Despite the win, his second grand slam triumph after the US Open of last year, where again Djokovic was his victim in the final, but that time in five sets, Murray will remain as world number two behind the Serb.
Replacing Djokovic one day as the top-ranked player is something he aspires to, but Murray says he would not become obsessed by it. “It’s tough,” he said when asked if becoming world number one was his ultimate aim.
“You have to be so consistent throughout the whole year. Right now I hold two slams, the Olympic gold and the final of another slam and I’m still nowhere near number one in the world. The goal for me is to try and win the grand slams, win those tournaments and not worry too much about the ranking.”
Murray’s historic win sparked immediate speculation that he would be awarded a knighthood by the queen for his achievement.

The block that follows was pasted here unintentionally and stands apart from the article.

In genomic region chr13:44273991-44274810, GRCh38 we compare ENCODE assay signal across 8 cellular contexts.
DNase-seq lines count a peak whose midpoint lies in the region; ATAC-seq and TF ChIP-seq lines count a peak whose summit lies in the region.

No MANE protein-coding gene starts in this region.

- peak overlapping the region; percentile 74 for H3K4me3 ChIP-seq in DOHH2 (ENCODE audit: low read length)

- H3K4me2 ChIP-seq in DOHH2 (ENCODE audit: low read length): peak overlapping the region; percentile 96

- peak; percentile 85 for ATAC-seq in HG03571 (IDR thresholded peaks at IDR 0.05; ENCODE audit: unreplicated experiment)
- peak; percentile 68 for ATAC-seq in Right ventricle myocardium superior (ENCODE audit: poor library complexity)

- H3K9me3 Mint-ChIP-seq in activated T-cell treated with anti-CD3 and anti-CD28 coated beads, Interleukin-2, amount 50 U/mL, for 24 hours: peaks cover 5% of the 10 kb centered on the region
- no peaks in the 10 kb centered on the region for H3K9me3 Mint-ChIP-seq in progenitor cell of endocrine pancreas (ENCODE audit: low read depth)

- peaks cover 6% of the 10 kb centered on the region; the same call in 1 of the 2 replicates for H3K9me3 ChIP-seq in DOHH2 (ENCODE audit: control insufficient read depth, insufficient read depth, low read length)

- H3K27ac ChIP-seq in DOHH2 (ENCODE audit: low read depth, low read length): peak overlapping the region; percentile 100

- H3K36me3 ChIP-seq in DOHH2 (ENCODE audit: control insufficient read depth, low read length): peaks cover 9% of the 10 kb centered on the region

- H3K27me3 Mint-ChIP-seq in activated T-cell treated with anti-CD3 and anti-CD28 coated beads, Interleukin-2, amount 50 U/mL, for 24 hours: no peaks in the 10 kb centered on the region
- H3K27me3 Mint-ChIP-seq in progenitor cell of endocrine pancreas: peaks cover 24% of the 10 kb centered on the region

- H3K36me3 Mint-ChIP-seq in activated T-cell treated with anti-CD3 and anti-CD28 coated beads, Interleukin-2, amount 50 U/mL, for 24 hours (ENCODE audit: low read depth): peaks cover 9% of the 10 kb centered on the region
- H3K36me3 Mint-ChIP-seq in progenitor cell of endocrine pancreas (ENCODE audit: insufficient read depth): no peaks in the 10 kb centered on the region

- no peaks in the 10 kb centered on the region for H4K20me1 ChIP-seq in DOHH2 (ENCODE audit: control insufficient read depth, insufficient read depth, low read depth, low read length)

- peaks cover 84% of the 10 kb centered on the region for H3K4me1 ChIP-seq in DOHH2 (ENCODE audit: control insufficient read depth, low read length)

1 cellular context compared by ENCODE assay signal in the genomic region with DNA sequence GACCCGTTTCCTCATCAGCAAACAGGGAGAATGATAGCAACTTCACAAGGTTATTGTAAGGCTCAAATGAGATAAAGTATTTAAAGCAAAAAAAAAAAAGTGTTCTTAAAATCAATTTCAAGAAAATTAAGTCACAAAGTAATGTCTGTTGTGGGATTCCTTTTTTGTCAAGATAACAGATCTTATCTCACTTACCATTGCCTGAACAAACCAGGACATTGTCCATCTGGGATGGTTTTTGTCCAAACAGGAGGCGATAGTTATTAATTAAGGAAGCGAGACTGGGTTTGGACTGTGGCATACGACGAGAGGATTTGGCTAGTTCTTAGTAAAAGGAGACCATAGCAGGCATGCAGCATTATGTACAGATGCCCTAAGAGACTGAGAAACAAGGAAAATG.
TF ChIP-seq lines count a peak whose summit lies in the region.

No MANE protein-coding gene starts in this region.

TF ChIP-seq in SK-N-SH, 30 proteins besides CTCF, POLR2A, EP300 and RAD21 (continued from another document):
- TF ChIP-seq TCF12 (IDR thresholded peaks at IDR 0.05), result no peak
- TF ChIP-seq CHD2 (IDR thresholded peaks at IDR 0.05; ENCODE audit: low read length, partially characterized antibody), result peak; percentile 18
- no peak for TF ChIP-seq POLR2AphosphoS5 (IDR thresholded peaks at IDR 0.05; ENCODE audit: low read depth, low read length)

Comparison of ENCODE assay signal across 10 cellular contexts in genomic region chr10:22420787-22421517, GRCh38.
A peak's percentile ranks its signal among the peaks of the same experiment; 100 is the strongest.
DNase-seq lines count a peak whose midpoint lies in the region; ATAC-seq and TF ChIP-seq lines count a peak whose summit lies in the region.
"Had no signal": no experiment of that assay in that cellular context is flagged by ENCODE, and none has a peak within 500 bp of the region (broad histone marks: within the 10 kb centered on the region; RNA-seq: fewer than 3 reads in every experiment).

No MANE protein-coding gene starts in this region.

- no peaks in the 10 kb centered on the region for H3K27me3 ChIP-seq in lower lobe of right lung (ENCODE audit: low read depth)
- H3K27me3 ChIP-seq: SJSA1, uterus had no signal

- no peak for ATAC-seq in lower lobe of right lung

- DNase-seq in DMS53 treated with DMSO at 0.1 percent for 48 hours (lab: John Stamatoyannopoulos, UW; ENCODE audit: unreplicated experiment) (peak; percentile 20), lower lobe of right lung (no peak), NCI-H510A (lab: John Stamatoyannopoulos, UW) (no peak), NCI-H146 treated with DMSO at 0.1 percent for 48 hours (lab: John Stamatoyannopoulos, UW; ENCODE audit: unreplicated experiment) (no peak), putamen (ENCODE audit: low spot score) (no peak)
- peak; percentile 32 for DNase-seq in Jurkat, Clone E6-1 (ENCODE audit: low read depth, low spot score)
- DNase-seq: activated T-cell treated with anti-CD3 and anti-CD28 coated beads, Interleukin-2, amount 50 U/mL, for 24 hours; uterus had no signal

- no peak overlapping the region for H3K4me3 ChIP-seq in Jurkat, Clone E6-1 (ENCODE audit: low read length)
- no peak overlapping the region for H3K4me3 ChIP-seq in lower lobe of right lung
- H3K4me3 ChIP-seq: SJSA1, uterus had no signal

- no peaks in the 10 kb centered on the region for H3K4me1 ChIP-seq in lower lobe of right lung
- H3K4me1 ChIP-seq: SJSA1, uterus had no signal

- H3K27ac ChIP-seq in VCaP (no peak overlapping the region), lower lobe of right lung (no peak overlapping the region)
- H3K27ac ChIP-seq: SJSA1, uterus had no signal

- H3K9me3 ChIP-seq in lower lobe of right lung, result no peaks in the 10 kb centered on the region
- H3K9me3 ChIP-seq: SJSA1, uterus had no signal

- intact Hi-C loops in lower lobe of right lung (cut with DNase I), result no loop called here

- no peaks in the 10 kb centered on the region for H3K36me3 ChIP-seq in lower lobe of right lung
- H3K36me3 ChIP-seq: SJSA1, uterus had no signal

Prime Minister David Cameron, who watched the final from the centre court Royal Court, said that he could think of no-one who was more deserving of such an honour. He said Murray’s victory had “lifted the spirits of the whole country”.
Asked about the possibility, Murray remained coy saying that he was not sure he was worthy of it. “It’s a nice thing to have or be offered. I think just because everyone’s waited for such a long time for this, that’s probably why it will be suggested but I don’t know if it merits that,” he said.
On Sunday, before the start of the men’s final, fans in broad-brimmed hats and sunscreen stopped as usual to pose for pictures and pay tribute at the bronze statue of Ferry Perry the last British man to win Wimbledon before Murray 77 years ago, just outside Centre Court. A debonair Englishman, Perry won the last of his three Wimbledon singles titles in 1936. But by late afternoon, with shadows extending across the game’s most historic court, he no longer stood alone.
“That last game will be the toughest game I’ll play in my career, ever,” Murray said.